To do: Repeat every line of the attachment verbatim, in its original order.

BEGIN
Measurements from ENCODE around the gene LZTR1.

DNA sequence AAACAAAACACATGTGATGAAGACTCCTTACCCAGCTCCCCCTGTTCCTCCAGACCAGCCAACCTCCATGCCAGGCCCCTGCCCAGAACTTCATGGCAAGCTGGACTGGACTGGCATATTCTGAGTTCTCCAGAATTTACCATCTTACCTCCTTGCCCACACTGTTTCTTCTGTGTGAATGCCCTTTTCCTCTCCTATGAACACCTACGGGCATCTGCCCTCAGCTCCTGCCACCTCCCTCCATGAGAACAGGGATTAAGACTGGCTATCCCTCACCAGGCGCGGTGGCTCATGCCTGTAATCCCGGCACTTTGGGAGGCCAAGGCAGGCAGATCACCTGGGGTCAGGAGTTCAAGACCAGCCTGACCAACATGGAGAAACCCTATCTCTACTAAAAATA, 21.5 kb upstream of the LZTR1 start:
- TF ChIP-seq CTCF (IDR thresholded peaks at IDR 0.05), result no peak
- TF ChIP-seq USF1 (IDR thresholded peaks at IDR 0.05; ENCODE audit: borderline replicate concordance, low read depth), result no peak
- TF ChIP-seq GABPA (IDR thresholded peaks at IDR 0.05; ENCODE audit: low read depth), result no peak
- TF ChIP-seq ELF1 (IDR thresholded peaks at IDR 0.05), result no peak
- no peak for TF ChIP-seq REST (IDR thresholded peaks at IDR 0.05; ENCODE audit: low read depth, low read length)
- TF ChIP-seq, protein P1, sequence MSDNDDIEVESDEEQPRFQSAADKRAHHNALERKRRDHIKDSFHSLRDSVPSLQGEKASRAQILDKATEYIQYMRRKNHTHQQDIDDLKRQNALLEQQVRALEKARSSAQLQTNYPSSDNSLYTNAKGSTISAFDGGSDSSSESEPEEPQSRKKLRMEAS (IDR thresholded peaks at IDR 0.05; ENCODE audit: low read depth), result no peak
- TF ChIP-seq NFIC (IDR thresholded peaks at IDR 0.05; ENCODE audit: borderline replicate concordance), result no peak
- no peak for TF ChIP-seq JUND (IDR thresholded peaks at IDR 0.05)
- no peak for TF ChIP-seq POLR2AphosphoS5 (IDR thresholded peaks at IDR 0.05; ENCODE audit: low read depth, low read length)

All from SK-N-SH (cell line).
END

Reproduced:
Measurements from ENCODE around the gene LZTR1.

DNA sequence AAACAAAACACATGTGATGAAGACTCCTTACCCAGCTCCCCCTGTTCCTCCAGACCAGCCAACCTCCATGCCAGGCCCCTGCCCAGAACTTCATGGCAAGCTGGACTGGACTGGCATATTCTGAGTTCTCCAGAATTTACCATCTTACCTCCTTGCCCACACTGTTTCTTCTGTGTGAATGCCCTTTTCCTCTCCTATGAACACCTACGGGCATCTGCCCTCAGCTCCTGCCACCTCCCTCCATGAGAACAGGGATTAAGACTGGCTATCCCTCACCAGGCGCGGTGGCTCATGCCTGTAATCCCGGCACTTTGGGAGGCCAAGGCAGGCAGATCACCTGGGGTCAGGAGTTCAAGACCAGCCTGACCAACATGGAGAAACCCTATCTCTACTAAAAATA, 21.5 kb upstream of the LZTR1 start:
- TF ChIP-seq CTCF (IDR thresholded peaks at IDR 0.05), result no peak
- TF ChIP-seq USF1 (IDR thresholded peaks at IDR 0.05; ENCODE audit: borderline replicate concordance, low read depth), result no peak
- TF ChIP-seq GABPA (IDR thresholded peaks at IDR 0.05; ENCODE audit: low read depth), result no peak
- TF ChIP-seq ELF1 (IDR thresholded peaks at IDR 0.05), result no peak
- no peak for TF ChIP-seq REST (IDR thresholded peaks at IDR 0.05; ENCODE audit: low read depth, low read length)
- TF ChIP-seq, protein P1, sequence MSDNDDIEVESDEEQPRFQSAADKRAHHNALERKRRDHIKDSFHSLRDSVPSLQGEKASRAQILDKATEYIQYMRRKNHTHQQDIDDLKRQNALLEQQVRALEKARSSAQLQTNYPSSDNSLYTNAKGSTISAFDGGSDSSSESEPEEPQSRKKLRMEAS (IDR thresholded peaks at IDR 0.05; ENCODE audit: low read depth), result no peak
- TF ChIP-seq NFIC (IDR thresholded peaks at IDR 0.05; ENCODE audit: borderline replicate concordance), result no peak
- no peak for TF ChIP-seq JUND (IDR thresholded peaks at IDR 0.05)
- no peak for TF ChIP-seq POLR2AphosphoS5 (IDR thresholded peaks at IDR 0.05; ENCODE audit: low read depth, low read length)

All from SK-N-SH (cell line).